The FSI engine uses a high pressure common rail system to inject petrol directly into the combustion chamber, delivering higher torque and power, but simultaneously reducing fuel consumption by up to 15%. The less fuel burnt, the lower the carbon dioxide produced, meaning lower company car tax bills under the CO2 emissions-based tax system.
The first FSI engine is a 2.0-litre four cylinder unit that also features a NOx storage converter to break down and burn harmful emissions of oxides of nitrogen. But the experience of Audi UK suggests a growing proportion of British drivers see no conflict in ordering a prestige car with a diesel engine.
Kevin Rose, director of Audi UK, said: 'We have traditionally had a high diesel mix of about 25% of sales across our range, but that is growing to 35%, and in our order intake it has touched 40% as a reaction to the new company car tax system.'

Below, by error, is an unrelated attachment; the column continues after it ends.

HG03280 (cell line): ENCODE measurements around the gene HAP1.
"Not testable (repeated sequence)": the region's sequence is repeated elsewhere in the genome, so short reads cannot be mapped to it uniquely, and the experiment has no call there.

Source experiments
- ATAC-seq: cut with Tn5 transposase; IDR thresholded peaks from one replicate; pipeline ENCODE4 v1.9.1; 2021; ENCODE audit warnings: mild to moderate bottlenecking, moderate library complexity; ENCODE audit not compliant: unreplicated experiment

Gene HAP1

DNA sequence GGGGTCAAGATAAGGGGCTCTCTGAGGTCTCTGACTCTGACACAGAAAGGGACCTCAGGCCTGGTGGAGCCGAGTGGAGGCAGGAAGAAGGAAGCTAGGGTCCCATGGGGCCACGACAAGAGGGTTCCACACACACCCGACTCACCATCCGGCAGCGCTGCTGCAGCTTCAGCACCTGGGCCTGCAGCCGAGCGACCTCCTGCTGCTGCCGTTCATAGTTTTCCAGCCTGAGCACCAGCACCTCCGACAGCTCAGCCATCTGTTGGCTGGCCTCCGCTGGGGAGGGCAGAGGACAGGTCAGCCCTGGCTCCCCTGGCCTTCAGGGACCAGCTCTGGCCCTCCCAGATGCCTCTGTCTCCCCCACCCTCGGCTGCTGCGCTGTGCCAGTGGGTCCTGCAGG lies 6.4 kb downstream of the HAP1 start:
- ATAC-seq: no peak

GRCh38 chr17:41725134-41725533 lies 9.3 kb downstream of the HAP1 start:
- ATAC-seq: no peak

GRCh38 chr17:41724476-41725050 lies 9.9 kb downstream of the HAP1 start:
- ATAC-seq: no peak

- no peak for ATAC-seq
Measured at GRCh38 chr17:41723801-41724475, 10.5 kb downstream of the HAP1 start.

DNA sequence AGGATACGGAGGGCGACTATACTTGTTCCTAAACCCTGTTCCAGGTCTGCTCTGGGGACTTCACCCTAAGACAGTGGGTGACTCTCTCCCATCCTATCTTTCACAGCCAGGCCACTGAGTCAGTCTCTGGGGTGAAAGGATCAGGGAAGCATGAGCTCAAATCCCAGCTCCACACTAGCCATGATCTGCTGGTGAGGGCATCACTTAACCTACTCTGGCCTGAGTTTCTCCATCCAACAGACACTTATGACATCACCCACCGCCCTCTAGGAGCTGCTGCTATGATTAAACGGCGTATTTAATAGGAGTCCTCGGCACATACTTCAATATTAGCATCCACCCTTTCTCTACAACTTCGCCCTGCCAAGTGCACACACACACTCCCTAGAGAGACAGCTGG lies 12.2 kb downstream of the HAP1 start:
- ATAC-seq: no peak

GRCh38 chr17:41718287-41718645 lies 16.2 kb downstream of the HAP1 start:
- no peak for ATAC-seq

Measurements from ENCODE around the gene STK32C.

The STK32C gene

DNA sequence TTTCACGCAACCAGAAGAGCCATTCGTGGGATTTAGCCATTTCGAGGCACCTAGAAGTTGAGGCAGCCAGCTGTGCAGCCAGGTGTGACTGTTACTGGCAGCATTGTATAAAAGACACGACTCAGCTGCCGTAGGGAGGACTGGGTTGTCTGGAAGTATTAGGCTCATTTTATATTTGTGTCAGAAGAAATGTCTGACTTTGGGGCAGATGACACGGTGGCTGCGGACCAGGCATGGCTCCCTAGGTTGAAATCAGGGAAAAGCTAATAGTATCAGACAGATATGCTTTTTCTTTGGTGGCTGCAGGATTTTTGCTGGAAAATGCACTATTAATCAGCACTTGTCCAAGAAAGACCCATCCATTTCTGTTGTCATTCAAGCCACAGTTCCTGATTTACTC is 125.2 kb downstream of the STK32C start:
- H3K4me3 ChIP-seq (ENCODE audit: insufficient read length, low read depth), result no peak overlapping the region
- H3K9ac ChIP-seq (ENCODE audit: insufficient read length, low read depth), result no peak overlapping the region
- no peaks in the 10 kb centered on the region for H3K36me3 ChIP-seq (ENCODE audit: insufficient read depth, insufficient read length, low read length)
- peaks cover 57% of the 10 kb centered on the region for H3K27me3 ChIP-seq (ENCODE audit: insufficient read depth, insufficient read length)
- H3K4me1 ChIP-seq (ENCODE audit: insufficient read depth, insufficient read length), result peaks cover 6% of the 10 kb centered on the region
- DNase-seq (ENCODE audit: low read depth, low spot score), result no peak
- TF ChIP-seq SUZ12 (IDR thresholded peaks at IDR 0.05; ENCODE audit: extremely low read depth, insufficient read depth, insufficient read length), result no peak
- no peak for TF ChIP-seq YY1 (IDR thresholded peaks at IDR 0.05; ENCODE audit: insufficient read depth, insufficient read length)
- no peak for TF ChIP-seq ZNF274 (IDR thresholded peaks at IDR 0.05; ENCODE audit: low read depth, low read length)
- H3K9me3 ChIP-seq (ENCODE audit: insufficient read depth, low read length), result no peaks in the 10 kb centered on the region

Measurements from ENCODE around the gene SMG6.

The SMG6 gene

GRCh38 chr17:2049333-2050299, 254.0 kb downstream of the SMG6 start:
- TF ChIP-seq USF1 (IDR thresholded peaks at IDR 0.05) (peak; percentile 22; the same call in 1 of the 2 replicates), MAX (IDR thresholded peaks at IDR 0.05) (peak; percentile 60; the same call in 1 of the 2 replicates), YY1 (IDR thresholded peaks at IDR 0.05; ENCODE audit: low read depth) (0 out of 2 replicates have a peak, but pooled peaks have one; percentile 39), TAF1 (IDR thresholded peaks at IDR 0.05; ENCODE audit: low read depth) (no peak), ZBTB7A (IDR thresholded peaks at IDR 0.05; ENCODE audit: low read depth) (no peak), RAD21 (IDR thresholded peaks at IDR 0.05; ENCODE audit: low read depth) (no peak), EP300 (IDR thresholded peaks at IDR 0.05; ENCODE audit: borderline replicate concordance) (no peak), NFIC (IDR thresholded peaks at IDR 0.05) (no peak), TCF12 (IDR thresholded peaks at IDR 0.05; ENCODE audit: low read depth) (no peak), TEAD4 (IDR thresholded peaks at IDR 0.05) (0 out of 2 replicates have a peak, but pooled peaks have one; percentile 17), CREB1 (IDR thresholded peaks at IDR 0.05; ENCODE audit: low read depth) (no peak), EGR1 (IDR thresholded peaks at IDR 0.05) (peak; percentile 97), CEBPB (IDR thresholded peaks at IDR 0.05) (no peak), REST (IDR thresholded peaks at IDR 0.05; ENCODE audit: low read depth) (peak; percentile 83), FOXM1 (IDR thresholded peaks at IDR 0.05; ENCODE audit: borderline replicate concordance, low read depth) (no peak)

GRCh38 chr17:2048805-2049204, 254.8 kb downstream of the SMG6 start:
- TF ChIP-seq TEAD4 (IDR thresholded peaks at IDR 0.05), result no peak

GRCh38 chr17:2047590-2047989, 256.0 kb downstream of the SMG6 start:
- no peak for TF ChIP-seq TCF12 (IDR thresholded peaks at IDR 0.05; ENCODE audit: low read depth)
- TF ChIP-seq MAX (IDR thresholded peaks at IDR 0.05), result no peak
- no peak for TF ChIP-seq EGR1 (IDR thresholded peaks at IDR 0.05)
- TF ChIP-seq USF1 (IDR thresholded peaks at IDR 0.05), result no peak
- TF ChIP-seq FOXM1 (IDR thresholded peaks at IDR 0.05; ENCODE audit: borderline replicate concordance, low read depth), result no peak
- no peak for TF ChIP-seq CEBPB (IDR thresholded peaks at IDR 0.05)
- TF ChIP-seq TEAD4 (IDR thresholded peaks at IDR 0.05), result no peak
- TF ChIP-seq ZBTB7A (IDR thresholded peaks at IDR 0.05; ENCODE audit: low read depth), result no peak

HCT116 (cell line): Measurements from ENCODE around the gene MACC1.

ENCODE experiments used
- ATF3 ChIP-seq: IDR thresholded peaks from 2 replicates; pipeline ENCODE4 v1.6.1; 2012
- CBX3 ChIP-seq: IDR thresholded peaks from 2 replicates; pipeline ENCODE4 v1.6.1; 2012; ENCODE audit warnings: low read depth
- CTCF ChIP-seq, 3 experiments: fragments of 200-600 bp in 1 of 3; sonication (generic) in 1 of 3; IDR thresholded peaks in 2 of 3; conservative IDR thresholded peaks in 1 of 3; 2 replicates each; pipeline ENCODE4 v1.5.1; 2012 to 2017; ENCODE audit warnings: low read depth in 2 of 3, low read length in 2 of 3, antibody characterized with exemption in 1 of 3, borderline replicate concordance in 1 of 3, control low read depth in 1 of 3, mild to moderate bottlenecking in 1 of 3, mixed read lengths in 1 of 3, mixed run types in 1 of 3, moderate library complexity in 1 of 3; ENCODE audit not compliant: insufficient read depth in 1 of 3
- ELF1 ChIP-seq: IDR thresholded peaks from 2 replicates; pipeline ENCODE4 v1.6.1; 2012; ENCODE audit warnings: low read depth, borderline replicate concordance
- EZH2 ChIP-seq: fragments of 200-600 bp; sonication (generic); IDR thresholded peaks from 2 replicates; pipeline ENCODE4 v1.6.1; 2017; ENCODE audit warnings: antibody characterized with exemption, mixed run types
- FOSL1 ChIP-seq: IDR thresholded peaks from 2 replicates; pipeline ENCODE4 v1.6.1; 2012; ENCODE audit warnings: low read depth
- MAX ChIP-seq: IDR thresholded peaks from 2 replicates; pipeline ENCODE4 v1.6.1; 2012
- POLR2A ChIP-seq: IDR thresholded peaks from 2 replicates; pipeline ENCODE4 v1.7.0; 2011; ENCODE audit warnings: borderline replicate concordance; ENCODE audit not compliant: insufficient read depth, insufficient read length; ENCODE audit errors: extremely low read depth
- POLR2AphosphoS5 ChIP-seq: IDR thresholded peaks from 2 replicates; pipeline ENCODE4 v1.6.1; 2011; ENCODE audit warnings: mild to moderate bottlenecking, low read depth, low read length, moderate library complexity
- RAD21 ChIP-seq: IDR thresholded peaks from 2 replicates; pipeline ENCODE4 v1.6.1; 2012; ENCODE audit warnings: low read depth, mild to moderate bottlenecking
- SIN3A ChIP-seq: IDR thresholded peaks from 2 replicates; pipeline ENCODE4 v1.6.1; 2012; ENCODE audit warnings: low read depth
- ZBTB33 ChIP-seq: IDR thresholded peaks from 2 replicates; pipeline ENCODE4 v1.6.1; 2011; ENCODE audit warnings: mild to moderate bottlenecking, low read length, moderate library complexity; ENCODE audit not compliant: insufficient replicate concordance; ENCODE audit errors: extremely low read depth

Rose is optimistic that this sharp increase in diesel sales will not upset the supply-demand relationship in the used car market. He believes the longevity, performance and fuel economy arguments in favour of diesel are still being won, and that in three years' time demand for secondhand diesels will be even higher than today.
Protecting its residual values lies at the heart of the company's strategy, following its rapid growth - it will sell more than 50,000 new cars this year.